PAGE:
Let’s recap. From entering the URL to our site, to pressing enter, mere milliseconds have gone by for Marceline. Her browser has received an answer to its DNS queries, and has made a connection to the server designated by the responses to those queries:
I mentioned earlier that our simple site only needs three resources. Under the hood, when a browser makes an HTTP request to a server it’s also initiating what’s called a TCP connection to faciliate the data transfer. TCP stands for “Transfer Control Protocol”, and while I won’t get into the weeds on the topic here, be aware that browsers limit the number of open TCP connections you can have to a single domain. Google Chrome caps TCP connections at six, and so if you needed twelve resources, the first six would be established while the other six waited for their chance.
However, a new technology is here that lets us do away with limits to TCP connections. It’s called HTTP/2, and put simply, it allows multiple, even hundreds, of HTTP connections to a single domain to share one TCP connection. This allows for massive request parallelization, and can improve the speed of your site dramatically.
If Marceline’s browser was stingy about its TCP connections, giving us, say, two, HTTP/2 would come to our rescue and allow us to retrive all three resources at once via only a single TCP connection. Most CDN providers, such as Amazon Cloudfront and Cloudflare, offer HTTP/2 support by default, and so it’s as simple as leveraging their products to gain this feature. A number of open source server libraries also offer support for HTTP/2.
Minification & Compression
With our connections established, its time for data transfer to Marceline’s browser to begin. In order to ensure our connection is only used to transfer bytes which are absolutely necessary, we ought to do what we can to minimize the size of the resources. There are two big levers we can move here: optimization and compression.
Optimization (or minification) has to do with changing the underlying file as would exist at rest to something more compact. Compression is a technique we use to decrease the size of the asset in flight, and doesn’t attempt to change the actual underlying bits and bytes.
How a particular asset can be optimized depends on the type of asset that it is. Image compression software is widely available, and text based resources can be compacted via removal of comments, whitespace, etc… Chances are there is nearly always a way to make a given resource smaller.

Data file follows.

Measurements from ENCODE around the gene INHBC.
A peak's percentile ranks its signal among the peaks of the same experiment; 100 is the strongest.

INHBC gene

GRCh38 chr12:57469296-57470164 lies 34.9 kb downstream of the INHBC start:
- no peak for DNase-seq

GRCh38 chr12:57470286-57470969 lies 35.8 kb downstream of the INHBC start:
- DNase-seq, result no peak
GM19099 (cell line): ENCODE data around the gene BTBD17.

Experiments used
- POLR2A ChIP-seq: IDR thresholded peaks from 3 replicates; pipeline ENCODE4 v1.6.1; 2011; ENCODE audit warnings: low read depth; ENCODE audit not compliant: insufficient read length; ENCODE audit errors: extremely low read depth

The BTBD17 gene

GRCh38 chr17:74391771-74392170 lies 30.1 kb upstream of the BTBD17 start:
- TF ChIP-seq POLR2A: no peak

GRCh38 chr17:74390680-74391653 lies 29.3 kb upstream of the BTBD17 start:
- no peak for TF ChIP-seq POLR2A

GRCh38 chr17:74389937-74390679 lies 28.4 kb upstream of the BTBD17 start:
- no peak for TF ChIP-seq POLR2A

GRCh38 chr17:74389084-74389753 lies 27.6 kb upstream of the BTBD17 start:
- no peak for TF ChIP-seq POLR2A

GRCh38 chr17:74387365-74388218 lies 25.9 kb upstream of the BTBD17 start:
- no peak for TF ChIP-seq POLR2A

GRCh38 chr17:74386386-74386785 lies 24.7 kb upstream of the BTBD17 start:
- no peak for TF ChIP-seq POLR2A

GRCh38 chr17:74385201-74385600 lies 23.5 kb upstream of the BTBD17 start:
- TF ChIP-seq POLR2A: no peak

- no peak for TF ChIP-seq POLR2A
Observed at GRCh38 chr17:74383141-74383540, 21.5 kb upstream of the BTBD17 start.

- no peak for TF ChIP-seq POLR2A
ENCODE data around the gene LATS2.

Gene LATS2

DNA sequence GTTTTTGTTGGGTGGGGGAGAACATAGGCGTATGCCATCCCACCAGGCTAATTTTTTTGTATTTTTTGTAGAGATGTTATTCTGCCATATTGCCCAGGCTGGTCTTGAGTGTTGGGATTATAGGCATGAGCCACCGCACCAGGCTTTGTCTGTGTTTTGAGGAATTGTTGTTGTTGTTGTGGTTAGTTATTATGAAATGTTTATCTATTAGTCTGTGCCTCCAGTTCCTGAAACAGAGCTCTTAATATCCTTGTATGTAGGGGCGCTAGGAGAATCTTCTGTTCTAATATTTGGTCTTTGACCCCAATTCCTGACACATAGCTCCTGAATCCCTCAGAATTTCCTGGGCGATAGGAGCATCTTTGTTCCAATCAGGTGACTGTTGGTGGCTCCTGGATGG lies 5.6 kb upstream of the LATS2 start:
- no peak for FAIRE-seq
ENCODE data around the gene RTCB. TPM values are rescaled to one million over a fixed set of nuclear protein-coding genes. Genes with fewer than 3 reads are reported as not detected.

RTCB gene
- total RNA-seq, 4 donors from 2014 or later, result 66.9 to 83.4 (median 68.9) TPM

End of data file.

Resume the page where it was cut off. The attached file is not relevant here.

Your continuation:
In the world of compression, however, there is one technique that has risen above the rest: GZIP. Particularly for text resources, GZIP can save your users of thousands of kilobytes over a series of resource requests. Most modern browsers support GZIP by default, though you’ll need to ensure your server is properly compressing the resources upon transmission.
Compression can be an expensive operation, so it’s critical that you make sure to cache the results of the compression for static resources.
Marceline has now downloaded all of our sites resources in their entirety. We might think our job is done, but there’s one thing we can do to ensure that her subsequent requests to our site as as snappy as possible, and that’s properly configure the
Cache-Control headers returned with our resources.
By configuring our
Cache-Control header, we can explicitly instruct Marceline’s browser as per which resources might need to be re-requested in the future and which won’t be likely to change. Setting the
Cache-Control header means specifying one or more of its directives, each of which can be viewed here.
There are three directives of note for us in this instance. The first two,
private designate whether a resource should be placed in a shared cache or retain only for the specific user requesting the page at that moment. The third,
max-age tells the browser how long a given resource might be stored before being re-requested.
For most static assets, the
max-age should be set to its maximum value,
31536000, or one year. Though the question aries: what happens if you need to make a change to this file? Enter “cache-busting”, or the practice of appending a string of random alphanumeric characters to a filename whenever publishing a new version. By doing this, the browser believes it’s interacting with a new resource, and will fetch it anew. Thus, if your original filename was
script.js, the cache-busted version might be titled
That’s All Folks!
To summarize, you can optimize your resource requests by:
- Tuning your DNS settings to ensure quick, cacheable responses by your nameserver.
- Using a CDN to ensure your resources are proximal to your users.
- Leverage HTTP/2 to parallelize requests.
- Ensuring you optimize and compress your resources.
- Caching your resources upon receipt by end-users via the
Hopefully a few of these tips are of use to you, and if you have a question (or spot an error) don’t hestitate to ping me on Twitter at @andryanmiller.